Presentation on theme: "Recognition, respect and rights: disabled women in a globalised world A/Professor Helen Meekosha Women with Disabilities Australia & School of Social Sciences."— Presentation transcript:
Recognition, respect and rights: disabled women in a globalised world A/Professor Helen Meekosha Women with Disabilities Australia & School of Social Sciences and International Studies, University of New South Wales, Sydney Australia
谢谢邀请我告诉 Thank you for inviting me 我非常在中国荣幸并且被激发在这里以您 I am very honoured and excited to be here with you in Guangzhou, China
Organising with disabled women Worldwide disabled women have not achieved same level of equality as non disabled women or as disabled men. Yet disabled women often at forefront of organising, networking for change and supporting each other.
This paper This paper gives an overview of status of disabled women Describes how disabled women organise for social change Identifies some major issues disabled women face Briefly describes the work of Women with Disabilities Australia
How do we think and talk about disabled women ? Being a woman and being disabled involves issues with bodies But not just about biology Social practices and cultural traditions construct how we talk and think and act towards disabled women – often demeaning, stigmatising and abusive But disabled women are also proud, strong, artistic, good mothers and good at organising.
Disabled women and girls an overview 325 million disabled women worldwide Majority live in developing countries Data collection disabled women limited On all social indicators women do less well than men- income, employment, education, literacy UNICEF study in Nepal – boys survival rate with polio twice that of girls
Sufiya, 8, holds a photograph of herself at a protest Bhopal, India, Sunday, Feb. 25, 2007. She was born with birth defects after the Union Carbide idisaster in Bhopal India Disabled women organise for change collectively and individually
Disabled women organising collectively Rashida Bee and Champa Devi outside Union Carbide in the US on hunger strike in 2003
Disabled women and individual acts of Resistance Carrie and I saw this cool punk girl in a wheelchair disappearing down a escalator on the London underground. Smiling back up at us as she saw our disbelief and recognition. Then in the quiet of the evening Carrie practised and without any trouble, (overcoming initial fears with me holding on first) She became the latest,disabled, underground, wheelchair, escalator surfer. How cool is that. However we did eventually get told off by the station manager... London Underground 2006 http://www.flickr.com/photos/86598108@N00 /345522488/
Key Issues : Violence Disabled women 3 times more likely to be victims than other women Not recognised as a crime Accessible information about rights is very limited Physical means of fleeing a violent situation, (such as accessible transportation) is often unavailable. Unlikely to being referred to a shelter because assumed that such agencies do not or are unable to cater for their needs.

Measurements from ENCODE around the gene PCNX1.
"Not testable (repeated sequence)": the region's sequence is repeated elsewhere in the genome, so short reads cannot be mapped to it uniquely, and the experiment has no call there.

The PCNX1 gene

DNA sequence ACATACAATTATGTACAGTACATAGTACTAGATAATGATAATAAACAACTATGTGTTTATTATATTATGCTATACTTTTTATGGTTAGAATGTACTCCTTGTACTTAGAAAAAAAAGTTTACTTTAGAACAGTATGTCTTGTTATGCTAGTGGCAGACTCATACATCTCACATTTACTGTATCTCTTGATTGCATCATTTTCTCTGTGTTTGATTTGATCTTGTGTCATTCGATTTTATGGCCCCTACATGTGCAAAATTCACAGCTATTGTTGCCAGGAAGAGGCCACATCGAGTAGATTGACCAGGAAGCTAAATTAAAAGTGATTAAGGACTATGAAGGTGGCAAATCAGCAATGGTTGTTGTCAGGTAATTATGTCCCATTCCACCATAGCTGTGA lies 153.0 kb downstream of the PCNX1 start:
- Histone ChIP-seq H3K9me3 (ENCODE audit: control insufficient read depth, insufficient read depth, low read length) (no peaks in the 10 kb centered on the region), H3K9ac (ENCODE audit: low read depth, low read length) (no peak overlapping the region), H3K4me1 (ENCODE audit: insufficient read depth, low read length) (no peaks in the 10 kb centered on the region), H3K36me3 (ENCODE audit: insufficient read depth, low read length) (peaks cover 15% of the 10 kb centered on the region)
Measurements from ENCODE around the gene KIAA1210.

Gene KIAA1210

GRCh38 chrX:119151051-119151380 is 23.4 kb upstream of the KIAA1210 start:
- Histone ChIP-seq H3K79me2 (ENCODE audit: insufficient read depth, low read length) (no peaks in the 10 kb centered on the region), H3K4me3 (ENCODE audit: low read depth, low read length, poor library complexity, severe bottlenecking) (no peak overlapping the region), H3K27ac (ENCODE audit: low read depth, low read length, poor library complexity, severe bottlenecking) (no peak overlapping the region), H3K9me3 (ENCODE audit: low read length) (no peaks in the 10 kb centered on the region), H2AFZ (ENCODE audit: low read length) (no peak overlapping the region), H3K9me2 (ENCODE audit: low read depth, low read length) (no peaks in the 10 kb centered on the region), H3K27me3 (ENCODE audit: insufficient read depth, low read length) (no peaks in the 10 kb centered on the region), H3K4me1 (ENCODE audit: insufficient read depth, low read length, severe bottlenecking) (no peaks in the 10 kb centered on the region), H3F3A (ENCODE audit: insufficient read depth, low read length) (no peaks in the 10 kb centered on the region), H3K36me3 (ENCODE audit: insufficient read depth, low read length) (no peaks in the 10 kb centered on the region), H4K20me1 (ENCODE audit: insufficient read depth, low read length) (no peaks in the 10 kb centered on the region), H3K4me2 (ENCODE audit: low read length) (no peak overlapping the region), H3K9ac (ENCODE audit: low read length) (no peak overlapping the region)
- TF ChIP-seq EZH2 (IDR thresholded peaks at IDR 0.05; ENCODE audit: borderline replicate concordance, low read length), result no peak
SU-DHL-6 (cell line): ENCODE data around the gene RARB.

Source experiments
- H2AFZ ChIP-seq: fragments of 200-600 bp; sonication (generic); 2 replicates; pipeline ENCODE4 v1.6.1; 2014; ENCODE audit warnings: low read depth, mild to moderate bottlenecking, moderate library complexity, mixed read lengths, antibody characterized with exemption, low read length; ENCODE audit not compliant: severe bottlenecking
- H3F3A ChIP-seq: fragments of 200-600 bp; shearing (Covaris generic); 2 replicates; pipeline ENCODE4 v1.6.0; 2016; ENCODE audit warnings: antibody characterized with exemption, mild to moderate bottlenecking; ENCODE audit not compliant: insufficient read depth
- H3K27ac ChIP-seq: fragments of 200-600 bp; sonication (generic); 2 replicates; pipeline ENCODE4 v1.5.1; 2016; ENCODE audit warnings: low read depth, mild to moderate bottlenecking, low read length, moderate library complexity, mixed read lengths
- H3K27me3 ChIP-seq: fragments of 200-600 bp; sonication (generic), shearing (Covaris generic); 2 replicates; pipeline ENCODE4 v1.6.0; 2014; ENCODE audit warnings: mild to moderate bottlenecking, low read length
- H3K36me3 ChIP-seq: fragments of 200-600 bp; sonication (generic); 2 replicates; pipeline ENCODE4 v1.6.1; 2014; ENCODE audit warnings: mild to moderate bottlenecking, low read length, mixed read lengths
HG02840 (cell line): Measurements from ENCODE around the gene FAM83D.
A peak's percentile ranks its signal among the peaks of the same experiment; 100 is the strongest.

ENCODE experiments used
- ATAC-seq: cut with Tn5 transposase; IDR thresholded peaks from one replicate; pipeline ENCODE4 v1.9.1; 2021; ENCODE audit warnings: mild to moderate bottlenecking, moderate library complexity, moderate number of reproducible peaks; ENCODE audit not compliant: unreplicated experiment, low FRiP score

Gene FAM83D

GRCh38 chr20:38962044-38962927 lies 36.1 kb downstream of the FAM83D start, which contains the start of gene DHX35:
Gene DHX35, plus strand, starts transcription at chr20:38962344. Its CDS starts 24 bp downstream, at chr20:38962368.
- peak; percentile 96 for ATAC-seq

Key Issues :Sterilisation ‘ Forced sterilisation’ is a procedure which results in sterilisation in the absence of the consent of the individual. The politics of eugenics (stop disabled women and men from reproducing) Sterilisation is a form of violence that violates the rights of disabled women and girls to – form a family, – decide on the number of children they wish to have, – gain access to information on family planning and reproduction, and retain their fertility on an equal basis with others
Action in Australia by disabled women To develop universal legislation which prohibits sterilisation of any child unless there is a serious threat to health or life; To address the cultural, social and economic factors which drive the sterilisation agenda; To commit resources to assist disabled women and girls and their families and carers to access appropriate reproductive health care; and, To create the social context in which all women and girls are valued and respected.
Discriminatory attitudes and prejudicial assumptions Coerced abortions Lack of reproductive health care Poorly managed pregnancy and birth Lack of financial support and equipment Removal of babies from disabled women
Women with Disabilities Australia Founded 1994 Winner of the National Violence Prevention Award 1999 Nominee, French Republic's Human Rights Prize 2003 Nominee, UN Millennium Peace Prize for Women 2000 “an opportunity to work together as women with disabilities to build confidence, self esteem and positive expectations about life's goals.”
Winner of the National Human Rights Award December 2001
Challenges and Successes Dealing with authorities Negotiating the local, the national and the global Using the new communication technologies Forming strategic alliances
Conclusions: Moving forward with disabled women at an international level We must both celebrate our achievements and condemn the abuses of our human rights. Society needs to recognise the harm done to disabled women, but also recognise our creativity and many talents. The global nature of these conferences, show that disabled women have much to learn from each other and much to offer in making the world a more democratic and caring place.
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